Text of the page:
Gracie Barra Rouse Hill opens with Brazilian Jui Jitsu competition success at the Sydney Cup BJJ

Fighting fit: Brazilian jui jitsu students Isaac Thompson, Isaiah Lazaro and Anthony Bornman show off their medals with Professor Chris Sales at Gracie Barra Rouse Hill. Picture: Geoff Jones

Fighting fit: Brazilian jui jitsu students Isaac Thompson, Isaiah Lazaro and Anthony Bornman show off their medals with Professor Chris Sales at Gracie Barra Rouse Hill. Picture: Geoff Jones

The Gracie Barra gym has added to its long history of success with three double gold medallists in the first stage of the recent Sydney Cup Brazilian Jui Jitsu 2017 circuit.

Isaac Thompson, 14, Isaiah Lazaro, 14, and Anthony Bornman, 9, each won gold medals across two divisions at the tournament.

After opening a new gym in Rouse Hill in October, former national and Pan Pacific champion Chris Sales, who also runs the Gracie Barra gym at Blacktown, said the move to Rouse Hill had already uncovered some talented students.

“We have a stronger athlete base at Blacktown but in Rouse Hill, although it’s new, we are already starting to get a few machines out this way,” Sales said. 

“There are a lot of naturally talented kids that are coming and we’re able to help them reach their fullest potential.” 

Isaac, a Bella Vista resident, has competed in martial arts since he was eight but joined Gracie Barra earlier this year.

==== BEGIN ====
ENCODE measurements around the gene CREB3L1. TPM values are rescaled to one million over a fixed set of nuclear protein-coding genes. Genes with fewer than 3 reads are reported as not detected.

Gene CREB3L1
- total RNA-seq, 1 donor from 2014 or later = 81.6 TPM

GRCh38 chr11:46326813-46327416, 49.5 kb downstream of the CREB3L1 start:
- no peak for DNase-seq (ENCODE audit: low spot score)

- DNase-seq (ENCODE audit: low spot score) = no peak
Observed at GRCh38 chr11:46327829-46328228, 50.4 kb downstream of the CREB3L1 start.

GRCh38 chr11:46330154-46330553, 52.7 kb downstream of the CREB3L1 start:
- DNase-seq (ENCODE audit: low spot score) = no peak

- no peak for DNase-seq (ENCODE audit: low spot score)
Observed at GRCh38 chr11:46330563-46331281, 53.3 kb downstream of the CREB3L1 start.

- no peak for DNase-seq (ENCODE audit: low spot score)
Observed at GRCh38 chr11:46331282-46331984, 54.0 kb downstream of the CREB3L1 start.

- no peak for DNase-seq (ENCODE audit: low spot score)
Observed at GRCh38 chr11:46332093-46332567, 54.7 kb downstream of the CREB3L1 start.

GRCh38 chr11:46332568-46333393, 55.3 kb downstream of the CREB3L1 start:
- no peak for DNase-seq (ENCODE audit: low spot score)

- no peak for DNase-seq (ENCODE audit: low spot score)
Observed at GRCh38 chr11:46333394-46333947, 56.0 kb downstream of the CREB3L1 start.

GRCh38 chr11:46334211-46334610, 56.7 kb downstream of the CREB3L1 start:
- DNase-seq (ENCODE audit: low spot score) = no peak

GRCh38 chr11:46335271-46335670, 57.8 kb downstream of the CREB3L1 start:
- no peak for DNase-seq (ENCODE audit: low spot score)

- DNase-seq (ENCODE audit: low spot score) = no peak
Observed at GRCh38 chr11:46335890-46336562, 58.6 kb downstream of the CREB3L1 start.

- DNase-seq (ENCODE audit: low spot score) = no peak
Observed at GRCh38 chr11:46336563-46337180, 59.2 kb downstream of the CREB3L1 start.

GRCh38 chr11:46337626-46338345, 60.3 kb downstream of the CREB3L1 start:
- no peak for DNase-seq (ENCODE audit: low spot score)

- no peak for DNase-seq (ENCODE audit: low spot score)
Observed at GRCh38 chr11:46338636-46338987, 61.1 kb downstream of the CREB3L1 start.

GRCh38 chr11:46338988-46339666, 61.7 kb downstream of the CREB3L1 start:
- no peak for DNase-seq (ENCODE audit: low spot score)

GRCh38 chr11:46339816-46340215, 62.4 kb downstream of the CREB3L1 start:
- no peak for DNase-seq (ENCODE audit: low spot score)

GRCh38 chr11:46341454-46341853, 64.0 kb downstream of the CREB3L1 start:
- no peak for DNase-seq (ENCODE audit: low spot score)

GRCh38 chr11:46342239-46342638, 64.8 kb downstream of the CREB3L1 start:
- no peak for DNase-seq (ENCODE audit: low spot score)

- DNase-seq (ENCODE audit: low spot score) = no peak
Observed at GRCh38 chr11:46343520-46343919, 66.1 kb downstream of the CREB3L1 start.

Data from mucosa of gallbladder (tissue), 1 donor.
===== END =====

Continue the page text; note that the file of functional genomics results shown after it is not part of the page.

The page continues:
“It felt pretty good,” he said of winning the dual gold medals in the Sydney Cup event.

“I’ve had lots of success over the years.”

The young fighter also competes in other martial arts such as muay thai and boxing.

He said he enjoys the sport and learning different styles of fighting and has a strong drive to be the best.

“I like tapping people out, it’s fun,” Isaac said.

“When I get older, I want to get to the UFC (Ultimate Fighting Championship) and be the best there is.”

Sales has been involved in the sport since 1999 and has aimed to build an inclusive culture at his gyms.

This includes welcoming newcomers and focusing on developing a happy training environment for his students, regardless of their skill level.

High rise: Gracie Barra students show off a high-flying move. Picture: Geoff Jones

High rise: Gracie Barra students show off a high-flying move. Picture: Geoff Jones

It’s why he believes jui jitsu is about more than just fighting.

“Everyone’s got potential and everyone deserves an opportunity to learn,” Sales said.

“They don’t have to be that great or that skillful to belong with us.

“Basically we just use jui jitsu as a tool to improve our personality and character. It just so happens that we like fighting as well.”

The gym also promotes anti-bullying which Sales hopes will help throughout his students’ school and work lives.

“We teach our students how to deal with bullying,” he said.

“Bullying is never going to go away but jui jitsu is a tool we can use to build the confidence to walk away from a bully without having to exercise their skill.”

With an aim to teach students to fight for self defence, he said competitions are a great outlet for students to showcase their skills. 

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